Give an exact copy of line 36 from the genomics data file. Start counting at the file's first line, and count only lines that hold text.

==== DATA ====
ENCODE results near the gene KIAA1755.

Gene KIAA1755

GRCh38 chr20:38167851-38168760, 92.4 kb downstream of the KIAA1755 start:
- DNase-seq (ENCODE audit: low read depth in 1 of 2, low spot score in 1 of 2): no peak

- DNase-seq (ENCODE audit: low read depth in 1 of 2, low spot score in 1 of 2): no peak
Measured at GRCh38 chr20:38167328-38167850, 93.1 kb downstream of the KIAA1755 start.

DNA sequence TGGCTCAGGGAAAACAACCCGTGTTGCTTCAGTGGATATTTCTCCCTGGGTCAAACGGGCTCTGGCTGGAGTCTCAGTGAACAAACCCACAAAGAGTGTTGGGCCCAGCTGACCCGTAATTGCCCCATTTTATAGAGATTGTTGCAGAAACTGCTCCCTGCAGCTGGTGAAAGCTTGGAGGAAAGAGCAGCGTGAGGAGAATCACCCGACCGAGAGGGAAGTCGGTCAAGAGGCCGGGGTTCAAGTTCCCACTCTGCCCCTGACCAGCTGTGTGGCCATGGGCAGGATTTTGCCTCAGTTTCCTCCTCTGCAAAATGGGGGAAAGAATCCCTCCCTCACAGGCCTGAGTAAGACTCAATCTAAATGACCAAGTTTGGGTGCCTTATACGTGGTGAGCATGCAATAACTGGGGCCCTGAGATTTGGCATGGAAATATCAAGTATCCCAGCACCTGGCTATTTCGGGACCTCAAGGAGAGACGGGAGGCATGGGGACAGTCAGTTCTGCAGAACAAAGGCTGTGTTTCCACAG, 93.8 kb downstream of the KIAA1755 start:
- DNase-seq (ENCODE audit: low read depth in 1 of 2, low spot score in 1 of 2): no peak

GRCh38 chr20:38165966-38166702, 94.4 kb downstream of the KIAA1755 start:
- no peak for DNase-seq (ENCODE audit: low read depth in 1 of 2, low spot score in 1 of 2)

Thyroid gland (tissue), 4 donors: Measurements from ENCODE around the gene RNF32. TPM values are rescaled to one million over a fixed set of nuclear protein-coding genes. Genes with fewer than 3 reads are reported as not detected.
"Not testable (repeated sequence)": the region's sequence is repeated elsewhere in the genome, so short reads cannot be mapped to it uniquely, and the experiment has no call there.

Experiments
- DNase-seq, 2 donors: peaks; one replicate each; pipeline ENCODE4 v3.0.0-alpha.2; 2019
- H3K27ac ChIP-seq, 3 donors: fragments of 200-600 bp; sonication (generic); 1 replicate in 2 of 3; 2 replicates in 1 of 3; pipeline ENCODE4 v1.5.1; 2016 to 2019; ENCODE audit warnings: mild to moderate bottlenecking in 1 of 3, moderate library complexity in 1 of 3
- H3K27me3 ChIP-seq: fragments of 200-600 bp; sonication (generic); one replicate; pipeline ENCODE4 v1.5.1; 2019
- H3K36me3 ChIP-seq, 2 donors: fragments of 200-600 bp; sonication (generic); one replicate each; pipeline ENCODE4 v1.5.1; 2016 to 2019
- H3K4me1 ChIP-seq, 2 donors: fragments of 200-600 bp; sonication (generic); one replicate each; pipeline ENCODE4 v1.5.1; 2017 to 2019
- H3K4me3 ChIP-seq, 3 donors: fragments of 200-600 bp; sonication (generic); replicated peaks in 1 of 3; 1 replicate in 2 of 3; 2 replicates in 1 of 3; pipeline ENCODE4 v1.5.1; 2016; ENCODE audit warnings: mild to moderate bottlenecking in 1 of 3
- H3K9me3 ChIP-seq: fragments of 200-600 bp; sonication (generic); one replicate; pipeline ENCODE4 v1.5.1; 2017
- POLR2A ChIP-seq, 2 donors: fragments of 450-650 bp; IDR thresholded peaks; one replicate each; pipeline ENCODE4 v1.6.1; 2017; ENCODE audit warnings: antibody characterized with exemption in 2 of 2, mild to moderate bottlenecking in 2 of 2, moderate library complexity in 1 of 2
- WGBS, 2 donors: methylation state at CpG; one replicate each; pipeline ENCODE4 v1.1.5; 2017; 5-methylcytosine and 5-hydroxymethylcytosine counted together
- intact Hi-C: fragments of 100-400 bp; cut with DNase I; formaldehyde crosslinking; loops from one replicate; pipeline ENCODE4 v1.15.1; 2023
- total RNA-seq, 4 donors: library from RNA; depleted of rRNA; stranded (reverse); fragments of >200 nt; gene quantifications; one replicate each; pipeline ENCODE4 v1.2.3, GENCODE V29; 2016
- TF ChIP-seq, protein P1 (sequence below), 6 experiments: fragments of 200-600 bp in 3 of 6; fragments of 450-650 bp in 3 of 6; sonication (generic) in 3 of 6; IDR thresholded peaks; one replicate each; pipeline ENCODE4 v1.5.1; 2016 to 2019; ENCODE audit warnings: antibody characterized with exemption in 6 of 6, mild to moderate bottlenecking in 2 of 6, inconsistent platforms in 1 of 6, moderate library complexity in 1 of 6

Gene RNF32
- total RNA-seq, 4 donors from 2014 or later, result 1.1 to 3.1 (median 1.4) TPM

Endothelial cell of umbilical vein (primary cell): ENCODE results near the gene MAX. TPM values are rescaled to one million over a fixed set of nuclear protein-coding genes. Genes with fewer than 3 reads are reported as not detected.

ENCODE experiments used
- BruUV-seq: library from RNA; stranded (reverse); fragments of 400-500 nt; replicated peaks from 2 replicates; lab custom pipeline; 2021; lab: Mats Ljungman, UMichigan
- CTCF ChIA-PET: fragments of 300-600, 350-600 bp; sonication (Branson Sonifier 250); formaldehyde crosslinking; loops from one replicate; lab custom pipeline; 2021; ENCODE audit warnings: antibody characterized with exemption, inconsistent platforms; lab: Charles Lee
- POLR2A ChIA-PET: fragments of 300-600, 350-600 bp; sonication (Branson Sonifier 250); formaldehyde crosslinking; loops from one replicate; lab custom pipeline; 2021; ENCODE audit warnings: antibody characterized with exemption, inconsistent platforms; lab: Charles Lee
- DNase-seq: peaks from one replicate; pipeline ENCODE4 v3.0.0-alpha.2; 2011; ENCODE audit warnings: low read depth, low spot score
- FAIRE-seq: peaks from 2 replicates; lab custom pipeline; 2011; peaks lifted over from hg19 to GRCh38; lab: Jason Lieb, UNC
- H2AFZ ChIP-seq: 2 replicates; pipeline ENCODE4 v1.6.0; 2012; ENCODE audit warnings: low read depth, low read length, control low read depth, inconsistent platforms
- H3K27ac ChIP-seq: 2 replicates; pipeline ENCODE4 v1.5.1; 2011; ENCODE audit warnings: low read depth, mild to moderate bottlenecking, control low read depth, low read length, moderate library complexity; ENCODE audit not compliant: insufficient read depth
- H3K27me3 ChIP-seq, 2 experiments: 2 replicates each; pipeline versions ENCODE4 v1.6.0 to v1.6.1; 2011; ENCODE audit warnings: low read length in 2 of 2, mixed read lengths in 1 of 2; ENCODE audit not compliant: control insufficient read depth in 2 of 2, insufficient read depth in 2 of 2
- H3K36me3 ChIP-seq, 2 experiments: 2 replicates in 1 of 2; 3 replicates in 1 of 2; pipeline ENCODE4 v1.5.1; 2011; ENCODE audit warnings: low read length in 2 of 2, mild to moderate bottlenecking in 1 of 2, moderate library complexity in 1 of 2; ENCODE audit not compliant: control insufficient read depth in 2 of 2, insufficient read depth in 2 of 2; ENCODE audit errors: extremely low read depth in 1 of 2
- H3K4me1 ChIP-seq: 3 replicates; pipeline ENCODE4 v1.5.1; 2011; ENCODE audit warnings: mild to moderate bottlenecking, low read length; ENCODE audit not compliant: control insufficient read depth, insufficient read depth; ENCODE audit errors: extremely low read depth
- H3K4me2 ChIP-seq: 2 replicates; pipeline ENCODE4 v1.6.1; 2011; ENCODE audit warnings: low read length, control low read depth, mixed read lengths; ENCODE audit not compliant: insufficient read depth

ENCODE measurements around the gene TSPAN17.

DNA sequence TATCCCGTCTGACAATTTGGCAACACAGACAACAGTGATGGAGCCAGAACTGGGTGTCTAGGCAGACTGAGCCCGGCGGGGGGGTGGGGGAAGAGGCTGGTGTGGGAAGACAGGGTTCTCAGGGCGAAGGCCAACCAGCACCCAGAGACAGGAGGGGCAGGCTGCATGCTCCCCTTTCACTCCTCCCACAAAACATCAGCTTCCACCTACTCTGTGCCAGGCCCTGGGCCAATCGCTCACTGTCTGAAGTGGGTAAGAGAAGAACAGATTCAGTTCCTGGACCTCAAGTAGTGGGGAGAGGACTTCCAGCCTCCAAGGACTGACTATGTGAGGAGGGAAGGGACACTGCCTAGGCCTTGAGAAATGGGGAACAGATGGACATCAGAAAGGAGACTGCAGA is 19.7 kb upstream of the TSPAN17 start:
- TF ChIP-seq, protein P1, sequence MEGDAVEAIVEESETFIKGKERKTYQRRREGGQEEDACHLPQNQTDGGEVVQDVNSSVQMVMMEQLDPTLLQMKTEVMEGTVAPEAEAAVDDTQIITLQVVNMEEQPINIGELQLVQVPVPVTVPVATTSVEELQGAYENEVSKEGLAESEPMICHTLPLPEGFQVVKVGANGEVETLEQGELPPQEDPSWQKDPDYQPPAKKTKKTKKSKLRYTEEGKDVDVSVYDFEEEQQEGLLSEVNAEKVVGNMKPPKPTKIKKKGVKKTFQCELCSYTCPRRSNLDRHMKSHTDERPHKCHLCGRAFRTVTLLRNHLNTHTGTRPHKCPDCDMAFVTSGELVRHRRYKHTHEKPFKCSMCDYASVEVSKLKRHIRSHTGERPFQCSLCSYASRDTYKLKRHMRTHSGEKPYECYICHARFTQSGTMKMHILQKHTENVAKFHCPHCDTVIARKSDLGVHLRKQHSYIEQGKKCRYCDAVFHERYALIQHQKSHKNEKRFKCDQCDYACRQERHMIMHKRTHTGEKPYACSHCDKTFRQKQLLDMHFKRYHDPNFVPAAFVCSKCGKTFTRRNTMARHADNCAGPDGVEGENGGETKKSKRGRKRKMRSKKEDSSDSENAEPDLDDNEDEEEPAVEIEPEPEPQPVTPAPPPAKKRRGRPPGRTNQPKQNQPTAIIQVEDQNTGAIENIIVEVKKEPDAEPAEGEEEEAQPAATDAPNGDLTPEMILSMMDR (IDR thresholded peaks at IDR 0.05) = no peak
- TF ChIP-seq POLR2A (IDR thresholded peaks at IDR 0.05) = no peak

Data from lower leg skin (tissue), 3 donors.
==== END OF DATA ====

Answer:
- H3K27ac ChIP-seq: 2 replicates; pipeline ENCODE4 v1.5.1; 2011; ENCODE audit warnings: low read depth, mild to moderate bottlenecking, control low read depth, low read length, moderate library complexity; ENCODE audit not compliant: insufficient read depth